to testify the Gospel of the grace of God; to profess and preach it, to bear a constant and public testimony to it at death, as in life, and faithfully to declare it, and assert it to the last; which he calls not only the "Gospel", or good news of salvation by Christ; but the Gospel "of the grace" of God: which brings the account of the free grace, love, and mercy of God, displayed in the scheme of salvation of the grace of God the Father, in pitching his love upon any of the sons of men; not because they were better and more deserving of his favour, than others, but because of his sovereign will and pleasure, who will be gracious to whom he will be gracious; and in choosing them in Christ unto salvation, before they had done good or evil, and without any consideration or foresight of, or motive from good works hereafter done by them; in drawing the scheme and model of their salvation in Christ, appointing him to be the author of it; and in making a covenant of grace with him, stored with all the blessings and promises of grace; and in sending him, in the fulness of time, to suffer and die for them, not sparing him, but delivering him up for them all, and giving all things freely with him; and in accepting the sacrifice, satisfaction, and righteousness of his Son on their account, as if done by themselves. It also gives an account of the grace of Christ in undertaking the salvation of men; in assuming their nature, and becoming mean and low in it; in dying for their sins; in his intercession for them at the right hand of God; and in the care he takes of them in this world, until he has brought them safe home to himself. Likewise it gives an account of the grace of the Spirit in regeneration and sanctification; in working faith in the hearts of men; in being a comforter to them, a witnesser of their adoption, the earnest of their inheritance, and the sealer of them unto the day of redemption. And the Gospel may be so called, because all the doctrines of it are doctrines of grace; it asserts election to be of grace, and not of works; and ascribes the justification of a sinner to the free grace of God, through the righteousness of Christ, imputed without works and received by faith, which faith is the gift of God, and it denies it to be of the deeds of the law; it represents the pardon of sin to be according to the riches of God's grace, though it is through the blood of Christ, and not owing to humiliation, repentance, confession, and new obedience, as causes of it; it attributes regeneration and conversion to the abundant mercy, the free favour of God, and to the efficacy of his grace, and not to the will of the flesh, or the will of man; and in a word, as the great doctrine of it is salvation, whence it is called the Gospel of salvation, it declares that the whole of salvation, from first to last, is all of grace. And it may also bear this name, because it is a means of conveying grace unto, and implanting it in the hearts of men; regenerating grace comes this way; God begets men by the word of truth, they are born again of incorruptible seed by it; the Spirit of God, as a spirit of sanctification, is received through it, and faith comes by hearing it; and both that and hope, and every other grace, are quickened, encouraged, and drawn forth into exercise by it; all which is, when it is attended with the Spirit of God and power: and this being the nature and use of the Gospel, made it so precious and valuable to the apostle, and made him so intent upon testifying it, and fulfilling the ministry of it, and to prefer it to life and everything in this world; and it cannot but be highly valued and greatly desired by all those who have tasted that the Lord is gracious. Beza's ancient copy, and some others, read, "to testify to Jews and Greeks the Gospel of the grace of God".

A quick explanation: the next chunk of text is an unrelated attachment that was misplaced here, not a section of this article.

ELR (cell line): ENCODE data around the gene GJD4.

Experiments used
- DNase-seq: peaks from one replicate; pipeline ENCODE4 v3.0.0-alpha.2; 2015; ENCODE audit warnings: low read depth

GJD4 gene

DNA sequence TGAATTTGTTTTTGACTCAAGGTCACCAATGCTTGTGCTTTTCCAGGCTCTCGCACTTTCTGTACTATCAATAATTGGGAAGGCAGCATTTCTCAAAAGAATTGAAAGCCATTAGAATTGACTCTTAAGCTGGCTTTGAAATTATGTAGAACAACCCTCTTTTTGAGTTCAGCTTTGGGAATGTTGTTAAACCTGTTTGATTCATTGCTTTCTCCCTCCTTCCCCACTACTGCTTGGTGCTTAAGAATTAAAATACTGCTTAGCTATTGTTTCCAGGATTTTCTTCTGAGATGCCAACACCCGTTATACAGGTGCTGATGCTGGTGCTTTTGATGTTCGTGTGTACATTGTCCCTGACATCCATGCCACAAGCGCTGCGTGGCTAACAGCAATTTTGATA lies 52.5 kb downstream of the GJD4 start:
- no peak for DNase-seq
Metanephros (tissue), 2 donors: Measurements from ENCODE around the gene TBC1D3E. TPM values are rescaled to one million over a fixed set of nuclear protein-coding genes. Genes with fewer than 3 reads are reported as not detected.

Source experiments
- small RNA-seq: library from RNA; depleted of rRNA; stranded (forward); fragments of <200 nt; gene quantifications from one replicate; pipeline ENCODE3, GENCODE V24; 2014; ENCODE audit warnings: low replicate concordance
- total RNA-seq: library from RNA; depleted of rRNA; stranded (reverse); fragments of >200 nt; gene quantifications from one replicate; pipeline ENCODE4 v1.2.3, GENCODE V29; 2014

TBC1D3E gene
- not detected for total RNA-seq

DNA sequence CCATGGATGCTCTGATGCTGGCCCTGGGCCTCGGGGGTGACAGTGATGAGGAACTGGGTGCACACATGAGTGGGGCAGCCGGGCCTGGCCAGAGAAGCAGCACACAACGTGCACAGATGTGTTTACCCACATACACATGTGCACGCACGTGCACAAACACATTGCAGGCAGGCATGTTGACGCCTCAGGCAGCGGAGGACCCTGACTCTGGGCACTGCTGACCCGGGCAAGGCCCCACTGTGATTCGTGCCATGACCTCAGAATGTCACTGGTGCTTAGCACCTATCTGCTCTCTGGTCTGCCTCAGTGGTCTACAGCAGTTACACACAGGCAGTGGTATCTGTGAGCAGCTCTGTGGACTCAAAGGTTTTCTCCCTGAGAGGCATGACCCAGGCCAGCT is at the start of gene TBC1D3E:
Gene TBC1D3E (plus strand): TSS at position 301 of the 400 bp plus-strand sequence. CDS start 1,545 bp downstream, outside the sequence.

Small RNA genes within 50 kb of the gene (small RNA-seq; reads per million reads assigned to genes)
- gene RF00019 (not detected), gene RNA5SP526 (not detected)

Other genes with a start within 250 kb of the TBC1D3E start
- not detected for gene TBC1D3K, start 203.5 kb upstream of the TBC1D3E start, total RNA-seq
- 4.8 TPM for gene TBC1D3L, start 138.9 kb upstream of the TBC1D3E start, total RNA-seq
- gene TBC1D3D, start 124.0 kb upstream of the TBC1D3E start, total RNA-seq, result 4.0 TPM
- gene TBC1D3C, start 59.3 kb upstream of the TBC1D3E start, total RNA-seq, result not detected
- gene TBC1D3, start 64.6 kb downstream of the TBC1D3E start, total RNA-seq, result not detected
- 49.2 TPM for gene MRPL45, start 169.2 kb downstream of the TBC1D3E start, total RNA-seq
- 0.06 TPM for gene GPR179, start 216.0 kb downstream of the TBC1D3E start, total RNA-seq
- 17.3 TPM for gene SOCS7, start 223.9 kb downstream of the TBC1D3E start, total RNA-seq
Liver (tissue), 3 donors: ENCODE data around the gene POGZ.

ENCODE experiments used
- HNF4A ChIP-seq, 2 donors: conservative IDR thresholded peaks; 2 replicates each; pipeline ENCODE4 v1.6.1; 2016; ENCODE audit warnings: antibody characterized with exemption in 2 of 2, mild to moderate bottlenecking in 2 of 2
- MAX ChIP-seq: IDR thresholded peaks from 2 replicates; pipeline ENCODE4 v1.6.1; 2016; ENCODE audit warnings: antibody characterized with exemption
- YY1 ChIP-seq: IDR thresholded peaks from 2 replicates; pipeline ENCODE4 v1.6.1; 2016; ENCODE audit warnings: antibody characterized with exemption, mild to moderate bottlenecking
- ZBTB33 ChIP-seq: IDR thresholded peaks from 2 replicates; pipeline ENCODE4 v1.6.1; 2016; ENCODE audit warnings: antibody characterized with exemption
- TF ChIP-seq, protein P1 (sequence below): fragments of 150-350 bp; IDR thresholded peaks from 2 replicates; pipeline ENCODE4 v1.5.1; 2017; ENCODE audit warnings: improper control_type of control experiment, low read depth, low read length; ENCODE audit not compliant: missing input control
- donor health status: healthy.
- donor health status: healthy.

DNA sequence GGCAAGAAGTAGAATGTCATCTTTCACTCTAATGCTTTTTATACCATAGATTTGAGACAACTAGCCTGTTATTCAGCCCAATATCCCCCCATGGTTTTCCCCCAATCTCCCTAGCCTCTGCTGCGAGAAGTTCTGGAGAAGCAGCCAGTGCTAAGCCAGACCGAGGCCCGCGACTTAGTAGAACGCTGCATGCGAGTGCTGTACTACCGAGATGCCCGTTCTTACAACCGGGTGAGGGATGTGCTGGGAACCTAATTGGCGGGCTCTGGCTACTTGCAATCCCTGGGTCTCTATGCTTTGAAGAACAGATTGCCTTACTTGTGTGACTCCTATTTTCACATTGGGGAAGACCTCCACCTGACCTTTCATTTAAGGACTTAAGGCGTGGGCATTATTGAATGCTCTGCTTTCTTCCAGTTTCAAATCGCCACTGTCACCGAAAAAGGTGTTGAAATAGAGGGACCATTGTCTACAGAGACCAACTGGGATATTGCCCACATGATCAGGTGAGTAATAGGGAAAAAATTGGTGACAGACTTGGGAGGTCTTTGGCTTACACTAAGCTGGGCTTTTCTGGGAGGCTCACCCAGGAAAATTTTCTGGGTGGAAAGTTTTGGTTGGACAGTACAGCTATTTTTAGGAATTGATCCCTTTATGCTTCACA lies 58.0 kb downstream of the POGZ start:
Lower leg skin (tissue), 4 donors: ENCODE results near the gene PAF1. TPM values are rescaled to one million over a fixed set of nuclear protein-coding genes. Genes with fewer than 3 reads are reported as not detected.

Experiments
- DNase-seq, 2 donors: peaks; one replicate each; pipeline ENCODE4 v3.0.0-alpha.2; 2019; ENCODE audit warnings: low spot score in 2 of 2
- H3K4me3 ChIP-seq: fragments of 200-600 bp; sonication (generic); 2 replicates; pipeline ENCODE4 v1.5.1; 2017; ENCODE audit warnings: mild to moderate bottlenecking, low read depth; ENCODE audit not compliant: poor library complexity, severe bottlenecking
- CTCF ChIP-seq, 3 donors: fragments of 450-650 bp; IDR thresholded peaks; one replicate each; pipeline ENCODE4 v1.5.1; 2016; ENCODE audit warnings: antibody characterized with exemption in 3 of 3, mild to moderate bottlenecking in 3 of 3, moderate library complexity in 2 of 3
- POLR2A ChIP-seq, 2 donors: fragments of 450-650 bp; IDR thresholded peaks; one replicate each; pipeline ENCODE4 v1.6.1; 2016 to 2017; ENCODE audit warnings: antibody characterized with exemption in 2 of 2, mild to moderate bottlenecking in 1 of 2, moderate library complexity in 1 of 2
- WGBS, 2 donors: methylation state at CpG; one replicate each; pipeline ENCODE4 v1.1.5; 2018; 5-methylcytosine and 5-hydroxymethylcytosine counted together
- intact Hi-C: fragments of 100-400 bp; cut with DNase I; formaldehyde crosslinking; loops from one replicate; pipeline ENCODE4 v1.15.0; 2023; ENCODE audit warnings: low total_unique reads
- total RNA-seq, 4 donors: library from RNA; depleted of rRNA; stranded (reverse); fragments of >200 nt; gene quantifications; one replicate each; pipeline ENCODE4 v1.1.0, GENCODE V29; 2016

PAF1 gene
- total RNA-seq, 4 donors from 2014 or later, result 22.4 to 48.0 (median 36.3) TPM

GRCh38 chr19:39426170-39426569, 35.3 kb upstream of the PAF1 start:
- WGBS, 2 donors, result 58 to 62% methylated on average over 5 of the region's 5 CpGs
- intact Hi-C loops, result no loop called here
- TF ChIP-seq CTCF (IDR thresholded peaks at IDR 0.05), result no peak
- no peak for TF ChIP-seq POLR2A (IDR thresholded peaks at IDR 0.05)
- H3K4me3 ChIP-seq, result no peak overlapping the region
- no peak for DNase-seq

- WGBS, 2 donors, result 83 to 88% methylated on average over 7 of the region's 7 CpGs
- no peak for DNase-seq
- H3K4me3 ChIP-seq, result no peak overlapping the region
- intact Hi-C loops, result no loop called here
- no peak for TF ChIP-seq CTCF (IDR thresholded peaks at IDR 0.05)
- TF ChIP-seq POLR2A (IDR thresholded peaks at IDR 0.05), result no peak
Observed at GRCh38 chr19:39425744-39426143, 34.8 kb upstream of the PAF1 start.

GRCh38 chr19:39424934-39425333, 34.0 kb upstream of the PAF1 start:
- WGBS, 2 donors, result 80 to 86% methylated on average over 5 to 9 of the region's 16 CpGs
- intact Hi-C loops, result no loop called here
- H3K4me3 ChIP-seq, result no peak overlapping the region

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The New John Gill's Exposition of the Entire Bible Modernised and adapted for the computer by Larry Pierce of Online Bible. All Rights Reserved, Larry Pierce, Winterbourne, Ontario.
A printed copy of this work can be ordered from: The Baptist Standard Bearer, 1 Iron Oaks Dr, Paris, AR, 72855
Bibliographical Information
Gill, John. "Commentary on Acts 20:24". "The New John Gill Exposition of the Entire Bible". 1999.

Matthew Henry's Complete Commentary on the Bible

Paul's Address to the Elders of Ephesus.